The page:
Until the present I have been familiar with this general idea: "Iceland is a hotspot (an area of intense, local volcanism resulting from a plume of magma) over the splitting mid-Atlantic ridge (where the ocean plate is being spread apart)."

Today it seems there are a variety of geological controversies (CIDER - Cooperative Institute for Dynamic Earth research: "about the proportion of heat coming from the core versus internal radiogenic heating in the mantle; about the degree to which the mantle is chemically, rheologically and/or viscously stratified and whether there is layered or whole mantle circulation; about the origin and even the existence of mantle thermal plumes rising beneath hot spot volcanic centers like Hawaii and Iceland; the chemical/thermal nature and origin of heterogeneity in the deepest mantle (figure 1); the nature and importance of mechanical coupling between the mantle and the core; the chemical composition of the core and its evolution; and the nature and importance of chemical coupling between the deep Earth and surface reservoirs, especially of water and CO2."

What research do Erik, Boris, and others believe is most helpful to resolve some of these unknowns re Iceland, or are they unknowns?

By pyromancer76 (not verified) on 27 Apr 2010 #permalink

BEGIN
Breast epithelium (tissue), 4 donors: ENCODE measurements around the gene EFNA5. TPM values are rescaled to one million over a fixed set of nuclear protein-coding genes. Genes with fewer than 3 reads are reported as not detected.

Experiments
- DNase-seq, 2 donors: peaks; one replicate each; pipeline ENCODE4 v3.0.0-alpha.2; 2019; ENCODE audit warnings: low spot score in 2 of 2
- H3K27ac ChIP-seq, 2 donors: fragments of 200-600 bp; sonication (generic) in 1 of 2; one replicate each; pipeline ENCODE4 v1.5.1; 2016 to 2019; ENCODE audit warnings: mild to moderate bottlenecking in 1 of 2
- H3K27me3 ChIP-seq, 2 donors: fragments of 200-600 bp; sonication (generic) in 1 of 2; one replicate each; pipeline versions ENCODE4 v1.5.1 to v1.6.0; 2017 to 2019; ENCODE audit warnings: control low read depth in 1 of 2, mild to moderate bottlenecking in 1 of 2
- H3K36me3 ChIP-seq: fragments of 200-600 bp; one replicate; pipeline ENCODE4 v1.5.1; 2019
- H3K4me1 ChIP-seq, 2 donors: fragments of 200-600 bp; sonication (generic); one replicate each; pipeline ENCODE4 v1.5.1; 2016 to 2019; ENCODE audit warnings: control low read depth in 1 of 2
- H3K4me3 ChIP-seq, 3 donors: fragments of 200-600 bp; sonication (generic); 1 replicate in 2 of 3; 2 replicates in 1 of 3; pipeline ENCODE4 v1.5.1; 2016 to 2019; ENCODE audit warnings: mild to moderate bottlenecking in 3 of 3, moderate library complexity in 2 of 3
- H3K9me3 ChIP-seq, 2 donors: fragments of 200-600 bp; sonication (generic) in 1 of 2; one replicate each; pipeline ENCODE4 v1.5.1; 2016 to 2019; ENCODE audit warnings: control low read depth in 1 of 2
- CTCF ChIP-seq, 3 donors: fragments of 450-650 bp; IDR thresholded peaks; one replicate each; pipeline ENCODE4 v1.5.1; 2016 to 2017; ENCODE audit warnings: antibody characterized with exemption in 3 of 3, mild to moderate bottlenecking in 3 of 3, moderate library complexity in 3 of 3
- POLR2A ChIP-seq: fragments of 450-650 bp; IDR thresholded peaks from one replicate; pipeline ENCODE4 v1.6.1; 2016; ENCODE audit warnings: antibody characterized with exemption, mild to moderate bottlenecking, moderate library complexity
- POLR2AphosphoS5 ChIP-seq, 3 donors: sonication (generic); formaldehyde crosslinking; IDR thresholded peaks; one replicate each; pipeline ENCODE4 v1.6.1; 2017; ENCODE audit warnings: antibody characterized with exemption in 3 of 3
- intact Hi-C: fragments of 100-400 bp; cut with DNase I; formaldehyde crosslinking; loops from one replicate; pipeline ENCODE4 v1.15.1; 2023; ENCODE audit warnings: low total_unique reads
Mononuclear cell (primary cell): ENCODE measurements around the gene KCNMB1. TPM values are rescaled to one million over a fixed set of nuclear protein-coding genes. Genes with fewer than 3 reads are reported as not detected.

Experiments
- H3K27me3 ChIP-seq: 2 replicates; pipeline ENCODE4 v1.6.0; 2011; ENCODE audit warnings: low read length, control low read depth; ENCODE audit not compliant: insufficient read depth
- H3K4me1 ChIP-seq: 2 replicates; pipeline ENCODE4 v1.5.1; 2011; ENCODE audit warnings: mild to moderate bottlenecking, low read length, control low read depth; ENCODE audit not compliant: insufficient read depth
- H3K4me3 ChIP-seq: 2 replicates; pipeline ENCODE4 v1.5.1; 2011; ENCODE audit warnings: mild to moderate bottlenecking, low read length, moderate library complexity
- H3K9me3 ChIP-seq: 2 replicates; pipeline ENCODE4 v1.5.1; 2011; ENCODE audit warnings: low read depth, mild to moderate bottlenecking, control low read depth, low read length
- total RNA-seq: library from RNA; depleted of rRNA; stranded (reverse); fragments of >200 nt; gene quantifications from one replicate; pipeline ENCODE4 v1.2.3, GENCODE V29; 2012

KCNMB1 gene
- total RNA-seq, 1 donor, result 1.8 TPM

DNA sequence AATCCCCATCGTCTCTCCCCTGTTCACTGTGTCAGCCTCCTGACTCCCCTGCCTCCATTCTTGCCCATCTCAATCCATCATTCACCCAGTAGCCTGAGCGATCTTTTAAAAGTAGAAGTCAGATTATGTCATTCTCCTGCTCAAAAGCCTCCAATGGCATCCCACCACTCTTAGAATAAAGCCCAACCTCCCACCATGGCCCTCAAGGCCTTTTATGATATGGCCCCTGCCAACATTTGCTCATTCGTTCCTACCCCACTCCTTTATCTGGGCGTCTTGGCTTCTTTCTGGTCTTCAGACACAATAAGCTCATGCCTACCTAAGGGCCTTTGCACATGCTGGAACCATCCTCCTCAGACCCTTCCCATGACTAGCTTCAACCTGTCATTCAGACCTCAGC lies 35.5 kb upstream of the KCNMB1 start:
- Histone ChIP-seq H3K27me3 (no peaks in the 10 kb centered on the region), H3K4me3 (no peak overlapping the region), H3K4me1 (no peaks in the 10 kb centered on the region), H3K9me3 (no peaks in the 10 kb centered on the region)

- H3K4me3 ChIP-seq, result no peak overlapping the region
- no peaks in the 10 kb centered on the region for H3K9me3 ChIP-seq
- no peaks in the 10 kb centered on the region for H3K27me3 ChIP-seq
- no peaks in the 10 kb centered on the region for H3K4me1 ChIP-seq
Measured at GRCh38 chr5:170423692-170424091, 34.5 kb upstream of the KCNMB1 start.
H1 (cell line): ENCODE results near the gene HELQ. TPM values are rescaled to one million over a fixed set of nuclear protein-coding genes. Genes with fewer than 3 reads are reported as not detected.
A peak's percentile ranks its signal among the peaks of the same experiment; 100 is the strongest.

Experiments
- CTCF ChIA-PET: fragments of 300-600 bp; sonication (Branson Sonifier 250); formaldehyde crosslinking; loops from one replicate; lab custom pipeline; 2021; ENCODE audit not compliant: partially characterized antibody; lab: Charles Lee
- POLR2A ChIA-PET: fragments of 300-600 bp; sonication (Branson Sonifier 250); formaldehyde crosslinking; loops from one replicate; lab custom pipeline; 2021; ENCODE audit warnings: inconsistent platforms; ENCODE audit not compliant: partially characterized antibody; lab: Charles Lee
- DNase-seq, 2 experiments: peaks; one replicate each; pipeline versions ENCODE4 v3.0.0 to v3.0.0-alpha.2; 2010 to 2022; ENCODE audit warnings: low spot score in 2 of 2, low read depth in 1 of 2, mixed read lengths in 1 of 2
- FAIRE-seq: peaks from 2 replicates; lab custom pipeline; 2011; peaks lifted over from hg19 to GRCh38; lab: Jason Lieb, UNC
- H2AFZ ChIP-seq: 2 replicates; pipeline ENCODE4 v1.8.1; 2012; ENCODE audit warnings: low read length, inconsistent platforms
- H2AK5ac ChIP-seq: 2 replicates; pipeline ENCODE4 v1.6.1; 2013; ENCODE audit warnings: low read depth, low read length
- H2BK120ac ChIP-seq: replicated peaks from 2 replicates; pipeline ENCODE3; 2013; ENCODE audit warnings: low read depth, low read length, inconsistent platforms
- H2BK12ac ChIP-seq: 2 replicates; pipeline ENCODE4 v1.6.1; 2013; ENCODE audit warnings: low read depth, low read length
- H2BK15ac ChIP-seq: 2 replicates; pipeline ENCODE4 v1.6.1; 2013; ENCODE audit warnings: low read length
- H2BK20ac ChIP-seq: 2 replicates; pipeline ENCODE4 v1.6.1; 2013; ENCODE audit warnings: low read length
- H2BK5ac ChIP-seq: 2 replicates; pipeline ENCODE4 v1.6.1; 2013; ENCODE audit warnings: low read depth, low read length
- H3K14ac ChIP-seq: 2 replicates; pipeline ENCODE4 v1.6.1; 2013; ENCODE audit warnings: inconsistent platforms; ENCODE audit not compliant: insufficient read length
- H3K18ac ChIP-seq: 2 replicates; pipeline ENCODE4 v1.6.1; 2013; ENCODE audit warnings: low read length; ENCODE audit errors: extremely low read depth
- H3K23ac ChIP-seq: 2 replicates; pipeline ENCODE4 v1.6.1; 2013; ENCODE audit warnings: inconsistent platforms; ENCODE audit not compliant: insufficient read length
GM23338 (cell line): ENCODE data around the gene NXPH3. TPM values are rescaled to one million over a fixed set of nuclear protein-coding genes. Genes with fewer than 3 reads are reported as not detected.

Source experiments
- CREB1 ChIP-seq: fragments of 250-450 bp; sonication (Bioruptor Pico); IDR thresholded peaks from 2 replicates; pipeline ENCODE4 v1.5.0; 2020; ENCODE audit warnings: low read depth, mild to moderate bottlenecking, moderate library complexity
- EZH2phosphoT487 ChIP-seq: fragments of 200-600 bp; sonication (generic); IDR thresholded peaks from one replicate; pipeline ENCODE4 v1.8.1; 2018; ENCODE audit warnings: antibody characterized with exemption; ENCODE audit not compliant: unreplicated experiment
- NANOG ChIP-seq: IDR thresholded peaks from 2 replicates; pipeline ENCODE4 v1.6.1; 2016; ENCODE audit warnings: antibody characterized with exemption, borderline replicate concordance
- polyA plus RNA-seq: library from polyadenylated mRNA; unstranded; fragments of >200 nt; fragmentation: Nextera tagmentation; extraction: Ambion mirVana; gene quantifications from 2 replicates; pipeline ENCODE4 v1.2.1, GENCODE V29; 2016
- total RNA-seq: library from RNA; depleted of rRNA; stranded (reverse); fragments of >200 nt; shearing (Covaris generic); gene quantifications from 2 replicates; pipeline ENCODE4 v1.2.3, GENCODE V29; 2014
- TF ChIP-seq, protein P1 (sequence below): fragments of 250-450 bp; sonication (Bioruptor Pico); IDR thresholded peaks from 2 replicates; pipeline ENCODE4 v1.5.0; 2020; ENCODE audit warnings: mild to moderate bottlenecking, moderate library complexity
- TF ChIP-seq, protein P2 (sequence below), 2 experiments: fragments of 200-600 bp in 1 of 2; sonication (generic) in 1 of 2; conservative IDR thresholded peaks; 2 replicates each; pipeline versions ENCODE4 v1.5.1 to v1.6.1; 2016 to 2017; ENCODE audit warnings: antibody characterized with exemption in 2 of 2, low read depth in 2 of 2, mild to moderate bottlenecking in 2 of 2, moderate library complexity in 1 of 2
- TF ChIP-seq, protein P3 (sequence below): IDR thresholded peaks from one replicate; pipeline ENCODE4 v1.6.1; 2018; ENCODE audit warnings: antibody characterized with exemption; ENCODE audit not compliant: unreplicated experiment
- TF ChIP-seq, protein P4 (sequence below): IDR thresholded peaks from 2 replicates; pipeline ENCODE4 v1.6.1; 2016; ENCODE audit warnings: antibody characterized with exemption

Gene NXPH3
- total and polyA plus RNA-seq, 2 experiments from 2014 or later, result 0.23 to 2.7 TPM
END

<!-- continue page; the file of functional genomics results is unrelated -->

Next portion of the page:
@Suw: I had to google for what you meant by 'New York steam vents', but that's roughly it. The lava runs under the glacier and melts its way as it goes. I'd've said: 'Think Tom Swift's Nuclear Drill', but that would likely be as opaque to most here.

By Reynir Heiðbe… (not verified) on 27 Apr 2010 #permalink

RBee-Okay, we get it. You think its warming up. Okay then prove it else its time to let the AGW dog go get a rest.

As stated I have a climatology degree but there are a lot of people that are better than me at it that have some serious credibility issues. Clear those issues, get something thats better than the models and above all get the data right into the computers that I do believe in somewhat and let see what comes out of them. For starts though the people in charge of the data need to release it for peer review.